Verdant Explosion

I was looking for pictures of dirt for work - don't fret why, and so I pulled up the pictures of my garden to see if any of that was useful (it wasn't). Having just taken in the full green-ness of my garden mere hours before (as I left for work), I was stunned at how much it had really grown in only a month! It's amazing what a good wet spell will do for your plants!
I mean, excepting for the flowers. The only damned way I'm going to have anything flowering before July next year is to cheat and drop cash on greenhouse raised flats. I've no room for tending seedlings indoors, unfortunately.
What were 30 days ago tiny squashlings are now majestic mothers of young vegetables, yellow and growing almost before my eyes. Corn is doing its best to be up to that elephant's eye by ... you guessed it: the 4th of July. Green Beans have already begun to come in as the peas race skyward and outward, determined to usurp control of the garden like some pod-vegetable variant of 1900's Germany.
My pepper plants are holding their own in this war for sunlight, though I worry sometimes that peas and beans and squash will roll over my peppers like they were some sort of botanical Belgium, en route to my flower beds of France.
Of course, the whole WWI/WWII analogy falls apart when you realize that some of my peppers are hungarian wax (hot!), and that it was a silly analogy to begin with. I mean, everyone knows that peas can't goose-step to save their tiny green lives.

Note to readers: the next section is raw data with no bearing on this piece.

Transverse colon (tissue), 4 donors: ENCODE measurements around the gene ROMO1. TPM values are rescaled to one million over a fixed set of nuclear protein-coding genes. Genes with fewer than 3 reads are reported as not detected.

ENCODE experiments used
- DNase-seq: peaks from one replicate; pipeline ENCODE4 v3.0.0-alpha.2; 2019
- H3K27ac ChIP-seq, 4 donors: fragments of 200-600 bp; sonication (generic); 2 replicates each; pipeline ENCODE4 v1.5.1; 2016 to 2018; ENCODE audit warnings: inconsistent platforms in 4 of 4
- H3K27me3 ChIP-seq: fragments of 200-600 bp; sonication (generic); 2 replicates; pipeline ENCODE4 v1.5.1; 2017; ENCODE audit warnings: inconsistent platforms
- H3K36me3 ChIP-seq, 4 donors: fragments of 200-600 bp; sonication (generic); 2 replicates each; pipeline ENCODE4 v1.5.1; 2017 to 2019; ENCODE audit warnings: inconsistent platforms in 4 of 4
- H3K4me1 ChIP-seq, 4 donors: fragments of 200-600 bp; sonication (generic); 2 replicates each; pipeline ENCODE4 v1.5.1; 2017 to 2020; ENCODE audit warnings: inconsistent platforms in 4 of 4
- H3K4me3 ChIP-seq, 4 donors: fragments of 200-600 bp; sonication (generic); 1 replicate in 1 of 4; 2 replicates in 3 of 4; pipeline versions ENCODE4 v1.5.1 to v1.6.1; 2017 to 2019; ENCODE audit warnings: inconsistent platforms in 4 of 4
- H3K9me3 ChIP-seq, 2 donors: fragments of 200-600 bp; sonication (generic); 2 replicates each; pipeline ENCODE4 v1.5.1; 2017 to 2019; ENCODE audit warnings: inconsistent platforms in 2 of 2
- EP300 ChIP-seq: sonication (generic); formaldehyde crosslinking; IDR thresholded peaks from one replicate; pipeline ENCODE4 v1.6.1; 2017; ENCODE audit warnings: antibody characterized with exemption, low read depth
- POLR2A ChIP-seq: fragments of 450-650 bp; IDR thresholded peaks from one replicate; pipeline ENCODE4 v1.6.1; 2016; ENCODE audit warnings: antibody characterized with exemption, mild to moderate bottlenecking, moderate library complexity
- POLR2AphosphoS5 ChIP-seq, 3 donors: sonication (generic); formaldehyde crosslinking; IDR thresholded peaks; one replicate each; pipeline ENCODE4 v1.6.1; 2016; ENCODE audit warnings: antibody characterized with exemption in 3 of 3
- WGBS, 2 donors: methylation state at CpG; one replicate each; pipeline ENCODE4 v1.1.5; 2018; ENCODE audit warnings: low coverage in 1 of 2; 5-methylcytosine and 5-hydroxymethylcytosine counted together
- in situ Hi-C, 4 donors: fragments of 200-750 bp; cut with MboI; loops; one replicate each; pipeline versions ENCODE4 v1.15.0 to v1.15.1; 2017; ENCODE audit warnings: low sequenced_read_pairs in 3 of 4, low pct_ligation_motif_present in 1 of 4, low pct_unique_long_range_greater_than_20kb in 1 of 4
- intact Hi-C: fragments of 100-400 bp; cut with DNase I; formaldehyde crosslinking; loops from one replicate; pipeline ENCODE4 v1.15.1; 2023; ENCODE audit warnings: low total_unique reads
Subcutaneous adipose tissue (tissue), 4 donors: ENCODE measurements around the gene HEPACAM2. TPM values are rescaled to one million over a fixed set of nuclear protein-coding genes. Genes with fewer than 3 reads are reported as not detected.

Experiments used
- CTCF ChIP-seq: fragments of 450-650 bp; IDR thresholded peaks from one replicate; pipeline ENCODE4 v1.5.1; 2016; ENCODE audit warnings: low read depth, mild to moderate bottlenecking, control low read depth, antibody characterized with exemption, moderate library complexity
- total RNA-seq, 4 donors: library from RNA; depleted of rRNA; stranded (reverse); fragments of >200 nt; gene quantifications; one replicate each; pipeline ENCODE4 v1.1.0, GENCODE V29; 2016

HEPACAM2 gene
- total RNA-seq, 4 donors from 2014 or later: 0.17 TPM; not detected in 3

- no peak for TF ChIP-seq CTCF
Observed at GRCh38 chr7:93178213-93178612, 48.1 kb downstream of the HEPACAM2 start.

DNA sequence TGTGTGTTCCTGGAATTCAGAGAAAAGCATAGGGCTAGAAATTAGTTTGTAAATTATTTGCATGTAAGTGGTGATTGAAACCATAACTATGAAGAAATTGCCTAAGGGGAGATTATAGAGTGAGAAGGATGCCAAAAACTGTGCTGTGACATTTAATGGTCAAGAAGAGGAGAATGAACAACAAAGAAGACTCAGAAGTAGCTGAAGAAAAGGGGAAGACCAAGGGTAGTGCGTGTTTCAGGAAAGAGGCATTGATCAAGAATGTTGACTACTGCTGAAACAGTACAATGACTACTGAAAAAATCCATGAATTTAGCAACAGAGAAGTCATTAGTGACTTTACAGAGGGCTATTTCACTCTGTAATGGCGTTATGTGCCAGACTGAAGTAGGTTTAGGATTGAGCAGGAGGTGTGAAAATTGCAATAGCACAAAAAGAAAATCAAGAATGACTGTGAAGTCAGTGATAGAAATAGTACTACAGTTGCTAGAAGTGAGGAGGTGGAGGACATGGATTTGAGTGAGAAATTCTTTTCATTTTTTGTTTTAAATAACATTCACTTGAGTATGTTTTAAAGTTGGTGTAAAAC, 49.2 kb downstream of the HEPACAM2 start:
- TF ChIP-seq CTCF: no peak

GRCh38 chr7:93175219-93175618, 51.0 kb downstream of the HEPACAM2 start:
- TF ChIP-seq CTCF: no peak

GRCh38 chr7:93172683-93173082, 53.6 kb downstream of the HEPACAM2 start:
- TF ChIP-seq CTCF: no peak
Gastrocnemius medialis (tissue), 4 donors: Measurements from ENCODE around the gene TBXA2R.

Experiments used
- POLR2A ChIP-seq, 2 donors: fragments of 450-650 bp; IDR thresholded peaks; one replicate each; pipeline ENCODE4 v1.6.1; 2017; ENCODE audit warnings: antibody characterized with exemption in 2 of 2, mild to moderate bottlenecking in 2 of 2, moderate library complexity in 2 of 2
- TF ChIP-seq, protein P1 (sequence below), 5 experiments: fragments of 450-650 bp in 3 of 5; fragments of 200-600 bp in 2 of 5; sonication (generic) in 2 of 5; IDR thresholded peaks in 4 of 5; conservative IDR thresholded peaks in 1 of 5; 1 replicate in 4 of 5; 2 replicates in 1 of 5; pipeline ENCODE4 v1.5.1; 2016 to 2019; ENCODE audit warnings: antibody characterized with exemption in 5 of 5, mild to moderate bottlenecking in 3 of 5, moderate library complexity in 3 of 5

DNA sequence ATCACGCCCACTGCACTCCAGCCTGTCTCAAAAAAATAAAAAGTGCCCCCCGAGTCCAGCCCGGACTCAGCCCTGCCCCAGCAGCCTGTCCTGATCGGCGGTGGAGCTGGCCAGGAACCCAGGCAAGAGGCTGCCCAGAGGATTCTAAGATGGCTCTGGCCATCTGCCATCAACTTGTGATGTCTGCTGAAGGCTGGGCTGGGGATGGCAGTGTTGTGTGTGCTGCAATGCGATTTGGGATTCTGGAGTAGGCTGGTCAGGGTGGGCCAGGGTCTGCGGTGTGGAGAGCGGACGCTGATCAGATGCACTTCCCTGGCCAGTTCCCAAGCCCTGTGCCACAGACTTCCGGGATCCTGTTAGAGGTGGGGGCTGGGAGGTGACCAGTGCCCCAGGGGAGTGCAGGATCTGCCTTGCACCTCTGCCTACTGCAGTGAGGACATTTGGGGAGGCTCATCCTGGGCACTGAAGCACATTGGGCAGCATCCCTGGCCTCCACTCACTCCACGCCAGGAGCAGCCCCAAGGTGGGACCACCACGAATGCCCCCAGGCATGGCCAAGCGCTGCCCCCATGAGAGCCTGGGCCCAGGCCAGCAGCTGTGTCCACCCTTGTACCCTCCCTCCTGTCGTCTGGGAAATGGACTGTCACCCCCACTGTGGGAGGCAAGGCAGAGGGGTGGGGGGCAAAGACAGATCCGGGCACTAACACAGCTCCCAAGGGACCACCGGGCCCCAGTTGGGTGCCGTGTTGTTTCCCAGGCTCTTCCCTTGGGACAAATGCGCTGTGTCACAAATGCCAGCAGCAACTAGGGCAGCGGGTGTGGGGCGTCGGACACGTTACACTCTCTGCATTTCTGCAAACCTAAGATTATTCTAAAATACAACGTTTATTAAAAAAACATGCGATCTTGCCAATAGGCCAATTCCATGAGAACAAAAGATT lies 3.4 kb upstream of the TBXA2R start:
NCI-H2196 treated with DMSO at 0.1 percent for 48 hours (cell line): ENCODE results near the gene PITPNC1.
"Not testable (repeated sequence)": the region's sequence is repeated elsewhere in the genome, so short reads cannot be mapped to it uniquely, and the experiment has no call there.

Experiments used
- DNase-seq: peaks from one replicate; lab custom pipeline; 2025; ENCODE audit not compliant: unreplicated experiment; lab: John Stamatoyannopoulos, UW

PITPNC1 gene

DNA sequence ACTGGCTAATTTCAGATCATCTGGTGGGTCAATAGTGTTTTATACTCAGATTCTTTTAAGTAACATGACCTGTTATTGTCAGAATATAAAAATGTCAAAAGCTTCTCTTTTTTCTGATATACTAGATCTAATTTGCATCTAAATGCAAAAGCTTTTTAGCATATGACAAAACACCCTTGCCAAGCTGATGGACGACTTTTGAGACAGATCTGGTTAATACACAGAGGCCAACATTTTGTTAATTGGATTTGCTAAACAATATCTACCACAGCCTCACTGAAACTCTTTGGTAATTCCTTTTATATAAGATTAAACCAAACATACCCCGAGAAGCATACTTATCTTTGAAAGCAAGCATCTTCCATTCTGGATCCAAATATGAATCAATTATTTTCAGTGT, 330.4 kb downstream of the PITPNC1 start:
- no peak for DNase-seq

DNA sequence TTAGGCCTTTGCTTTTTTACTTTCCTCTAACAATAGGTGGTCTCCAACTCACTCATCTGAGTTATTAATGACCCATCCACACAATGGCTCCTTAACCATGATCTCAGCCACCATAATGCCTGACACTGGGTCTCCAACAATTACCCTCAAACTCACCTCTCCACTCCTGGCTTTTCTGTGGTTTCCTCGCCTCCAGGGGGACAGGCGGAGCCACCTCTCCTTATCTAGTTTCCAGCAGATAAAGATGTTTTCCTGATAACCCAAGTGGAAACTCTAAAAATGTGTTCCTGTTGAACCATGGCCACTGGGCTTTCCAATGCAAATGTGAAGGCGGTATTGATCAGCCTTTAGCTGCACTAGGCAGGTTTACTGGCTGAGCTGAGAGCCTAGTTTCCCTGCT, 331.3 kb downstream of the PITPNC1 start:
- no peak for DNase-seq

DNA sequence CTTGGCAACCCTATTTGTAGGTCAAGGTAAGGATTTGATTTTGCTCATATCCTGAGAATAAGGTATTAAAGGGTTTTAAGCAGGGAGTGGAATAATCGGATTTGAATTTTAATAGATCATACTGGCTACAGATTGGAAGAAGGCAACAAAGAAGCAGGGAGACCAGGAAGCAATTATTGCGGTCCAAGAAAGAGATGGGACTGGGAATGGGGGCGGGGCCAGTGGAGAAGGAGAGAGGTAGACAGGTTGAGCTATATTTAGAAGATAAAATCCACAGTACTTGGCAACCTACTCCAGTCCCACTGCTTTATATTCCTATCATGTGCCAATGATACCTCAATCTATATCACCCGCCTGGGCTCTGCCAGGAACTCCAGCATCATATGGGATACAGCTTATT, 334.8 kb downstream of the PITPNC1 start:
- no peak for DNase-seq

Out of what I thought were exactly 0 seeds that sprouted, it appears that I will get approximately 6 carrots from the earth, those too ready any day now. My curiosity has thus far kept me from pulling one just to see how they are doing. While in the ground they are at the same time perfect and deficient. I prefer to let Schroedinger's carrots tend to themselves (I do weed around them).
Speaking of weeds, here's a conundrum: how did lemon balm come to be growing in the cracks in my brick path through the garden? I have 1 lemon balm plant, given to me by my father, and it has been conspicuously immobile on my workbench while I waited for it to grow enough to transplant. Weird, right? As in all things that go wonky with my garden I blame either dogs or birds (or slugs), but since dogs and slugs are exclusively destructive, my vote goes to birds. The dogs make sure that there are no rabbits in the yard.
These are the same birds who likely plucked off the young stems of my flower box just as they were preparing to show first blossom. Yes, I was quiet displeased. Dad was good enough to fix me up with some alyssum, which I have planted in the flower box with the transplanted sidewalk lemon balm AND one of the squash seedlings that I had thinned out (they were just too strong to simply toss on the compost heap!). They are all covered with halves of plastic bottles until they show sufficient growth to be left alone by birds.
Well, I've done it again: another rambling tour through my gardens (hey, my sunflowers, second time around, are actually growing). If there's something growing in my yard (other than the grass what needs mowing) that you want me to ramble on at length about, please comment and let me know.
Hey, maybe comment and let me know you're reading? The "I don't have anything to say" excuse is a poor excuse. You just read this. I rest my case.